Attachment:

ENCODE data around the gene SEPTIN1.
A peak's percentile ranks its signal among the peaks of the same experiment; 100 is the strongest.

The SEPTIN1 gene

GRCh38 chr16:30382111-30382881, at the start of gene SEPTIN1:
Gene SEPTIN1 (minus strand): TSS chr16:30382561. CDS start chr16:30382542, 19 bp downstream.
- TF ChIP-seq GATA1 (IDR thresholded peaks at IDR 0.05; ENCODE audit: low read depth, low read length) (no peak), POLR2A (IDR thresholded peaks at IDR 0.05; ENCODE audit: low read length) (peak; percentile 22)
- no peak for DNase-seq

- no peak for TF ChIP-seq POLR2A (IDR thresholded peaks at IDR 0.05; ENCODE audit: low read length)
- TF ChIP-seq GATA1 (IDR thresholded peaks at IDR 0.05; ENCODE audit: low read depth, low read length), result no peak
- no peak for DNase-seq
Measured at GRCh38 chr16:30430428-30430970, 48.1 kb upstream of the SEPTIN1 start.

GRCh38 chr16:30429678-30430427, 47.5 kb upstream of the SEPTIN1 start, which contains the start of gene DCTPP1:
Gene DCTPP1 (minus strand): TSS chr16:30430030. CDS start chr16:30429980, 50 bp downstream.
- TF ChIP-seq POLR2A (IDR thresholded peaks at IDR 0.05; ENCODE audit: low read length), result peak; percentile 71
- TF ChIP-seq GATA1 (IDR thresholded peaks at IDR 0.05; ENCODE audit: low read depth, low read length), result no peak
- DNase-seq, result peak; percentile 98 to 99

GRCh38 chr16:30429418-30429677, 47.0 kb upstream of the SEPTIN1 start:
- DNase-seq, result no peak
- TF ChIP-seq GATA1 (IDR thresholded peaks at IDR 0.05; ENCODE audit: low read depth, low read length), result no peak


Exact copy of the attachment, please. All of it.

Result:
ENCODE data around the gene SEPTIN1.
A peak's percentile ranks its signal among the peaks of the same experiment; 100 is the strongest.

The SEPTIN1 gene

GRCh38 chr16:30382111-30382881, at the start of gene SEPTIN1:
Gene SEPTIN1 (minus strand): TSS chr16:30382561. CDS start chr16:30382542, 19 bp downstream.
- TF ChIP-seq GATA1 (IDR thresholded peaks at IDR 0.05; ENCODE audit: low read depth, low read length) (no peak), POLR2A (IDR thresholded peaks at IDR 0.05; ENCODE audit: low read length) (peak; percentile 22)
- no peak for DNase-seq

- no peak for TF ChIP-seq POLR2A (IDR thresholded peaks at IDR 0.05; ENCODE audit: low read length)
- TF ChIP-seq GATA1 (IDR thresholded peaks at IDR 0.05; ENCODE audit: low read depth, low read length), result no peak
- no peak for DNase-seq
Measured at GRCh38 chr16:30430428-30430970, 48.1 kb upstream of the SEPTIN1 start.

GRCh38 chr16:30429678-30430427, 47.5 kb upstream of the SEPTIN1 start, which contains the start of gene DCTPP1:
Gene DCTPP1 (minus strand): TSS chr16:30430030. CDS start chr16:30429980, 50 bp downstream.
- TF ChIP-seq POLR2A (IDR thresholded peaks at IDR 0.05; ENCODE audit: low read length), result peak; percentile 71
- TF ChIP-seq GATA1 (IDR thresholded peaks at IDR 0.05; ENCODE audit: low read depth, low read length), result no peak
- DNase-seq, result peak; percentile 98 to 99

GRCh38 chr16:30429418-30429677, 47.0 kb upstream of the SEPTIN1 start:
- DNase-seq, result no peak
- TF ChIP-seq GATA1 (IDR thresholded peaks at IDR 0.05; ENCODE audit: low read depth, low read length), result no peak